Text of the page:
Monday, May 12, 2008

You Can't Go Home

I woke up this morning to a grey Paris sky and weak droplets tapping intermittently against the window panes- an apropos beginning to my last day in Paris. I wish that I could stay in bed for a while and relish the melancholy just a bit, but my to-do list is long and time is short and so I can only take a moment to reflect on the past 8 months. My last days have been good, savoring the pleasures of french life: eating ice cream on the banks of the Seine, sitting at a sidewalk café with a friend and chatting for a couple of hours, fruit tartes, nutella crepes in the Latin quarter, shopping, wandering, the rumble of the metro, warm sunshine and chilled rain, poodles, street musicians, delicious food, and of course, good friends. I have been terribly remis in not keeping up with my blog the last couple of months, but in my defense I haven’t been sitting still for long enough to write one. So to sum up briefly what’s been going on since I wrote at the end of February: Portugal with Bethany and Andrea, then on to Spain with Andrea, back to Paris for a few days of cleaning and life before my mom flew in at which point we planned a two week journey through Austria, Czech Republic, Germany , and Switzerland, came back to Paris for a few hectic days and then went to Ireland for the better part of a week, back to Paris for a couple more, and then she flew home and I started packing yet again, this time for the week-long Habitat for Humanity trip to Romania. We got back late Saturday night, leaving me just 3 full days in Paris before my flight home.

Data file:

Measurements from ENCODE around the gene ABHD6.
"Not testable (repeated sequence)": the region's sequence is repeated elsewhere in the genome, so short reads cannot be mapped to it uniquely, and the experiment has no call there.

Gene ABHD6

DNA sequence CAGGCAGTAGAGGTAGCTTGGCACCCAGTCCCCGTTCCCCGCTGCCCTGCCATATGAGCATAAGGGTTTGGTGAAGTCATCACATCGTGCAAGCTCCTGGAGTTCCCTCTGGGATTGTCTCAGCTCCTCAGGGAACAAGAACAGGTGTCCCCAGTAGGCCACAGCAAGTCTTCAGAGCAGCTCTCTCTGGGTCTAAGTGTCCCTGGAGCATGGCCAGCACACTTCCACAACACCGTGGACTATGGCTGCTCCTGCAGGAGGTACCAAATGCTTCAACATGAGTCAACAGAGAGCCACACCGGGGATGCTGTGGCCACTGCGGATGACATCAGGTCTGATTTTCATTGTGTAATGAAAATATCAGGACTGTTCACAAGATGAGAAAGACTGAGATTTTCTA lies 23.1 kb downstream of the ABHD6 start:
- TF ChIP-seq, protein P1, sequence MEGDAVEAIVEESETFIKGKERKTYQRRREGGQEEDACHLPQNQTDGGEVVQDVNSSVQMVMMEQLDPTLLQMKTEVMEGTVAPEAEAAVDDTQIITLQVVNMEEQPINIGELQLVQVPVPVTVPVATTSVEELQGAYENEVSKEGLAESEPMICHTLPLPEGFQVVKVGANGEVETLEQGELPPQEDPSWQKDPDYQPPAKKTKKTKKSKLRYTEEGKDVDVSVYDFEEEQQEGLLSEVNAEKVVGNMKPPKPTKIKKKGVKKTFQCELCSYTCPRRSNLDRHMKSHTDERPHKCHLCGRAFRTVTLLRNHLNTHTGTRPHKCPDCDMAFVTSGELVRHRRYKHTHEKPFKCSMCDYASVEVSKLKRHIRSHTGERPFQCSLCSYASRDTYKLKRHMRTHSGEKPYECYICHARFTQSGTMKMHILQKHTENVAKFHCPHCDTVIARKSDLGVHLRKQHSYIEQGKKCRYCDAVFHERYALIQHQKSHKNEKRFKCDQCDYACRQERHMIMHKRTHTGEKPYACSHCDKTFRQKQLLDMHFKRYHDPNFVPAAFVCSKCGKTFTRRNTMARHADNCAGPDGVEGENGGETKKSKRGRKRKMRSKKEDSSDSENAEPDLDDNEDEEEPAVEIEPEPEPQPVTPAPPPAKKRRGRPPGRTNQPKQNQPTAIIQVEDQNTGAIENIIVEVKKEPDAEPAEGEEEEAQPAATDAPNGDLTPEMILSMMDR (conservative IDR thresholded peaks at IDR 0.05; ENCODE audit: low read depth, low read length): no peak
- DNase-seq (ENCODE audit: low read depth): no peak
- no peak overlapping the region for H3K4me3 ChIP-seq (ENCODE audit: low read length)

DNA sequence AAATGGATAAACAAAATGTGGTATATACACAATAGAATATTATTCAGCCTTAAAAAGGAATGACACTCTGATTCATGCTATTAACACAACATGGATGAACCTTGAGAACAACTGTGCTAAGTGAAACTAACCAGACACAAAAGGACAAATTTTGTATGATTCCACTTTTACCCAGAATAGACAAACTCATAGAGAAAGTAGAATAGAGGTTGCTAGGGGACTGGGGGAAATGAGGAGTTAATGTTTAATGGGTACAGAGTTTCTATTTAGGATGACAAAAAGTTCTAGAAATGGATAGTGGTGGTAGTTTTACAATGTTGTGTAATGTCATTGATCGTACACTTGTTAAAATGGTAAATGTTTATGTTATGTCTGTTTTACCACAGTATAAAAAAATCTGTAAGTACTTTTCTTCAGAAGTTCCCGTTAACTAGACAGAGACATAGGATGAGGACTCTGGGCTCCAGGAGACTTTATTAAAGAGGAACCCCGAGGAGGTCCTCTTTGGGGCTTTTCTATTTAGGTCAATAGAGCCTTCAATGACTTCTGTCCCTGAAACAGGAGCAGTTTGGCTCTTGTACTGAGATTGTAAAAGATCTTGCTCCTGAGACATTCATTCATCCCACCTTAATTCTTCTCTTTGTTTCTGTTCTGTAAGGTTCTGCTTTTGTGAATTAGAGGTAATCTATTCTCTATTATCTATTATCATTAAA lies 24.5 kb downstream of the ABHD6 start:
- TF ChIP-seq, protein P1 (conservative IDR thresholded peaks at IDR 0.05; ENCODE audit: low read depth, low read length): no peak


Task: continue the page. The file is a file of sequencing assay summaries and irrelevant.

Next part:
In some ways it seems so long ago, the day I arrived alone here and spent the first evening eating peanut butter crackers and picking out words on the french news in a tiny hotel room in the 13th. But really the months have flown by. To try to capture the essence of 8 months in Paris, to sum it up in a few sentences, aside from being nearly impossible, really wouldn’t be fair to this place. But in preparation for the dreaded question I know I will be asked 8 thousand times in the next month, I will attempt to formulate a concise answer to “How was Paris?” and “What was the best part?”.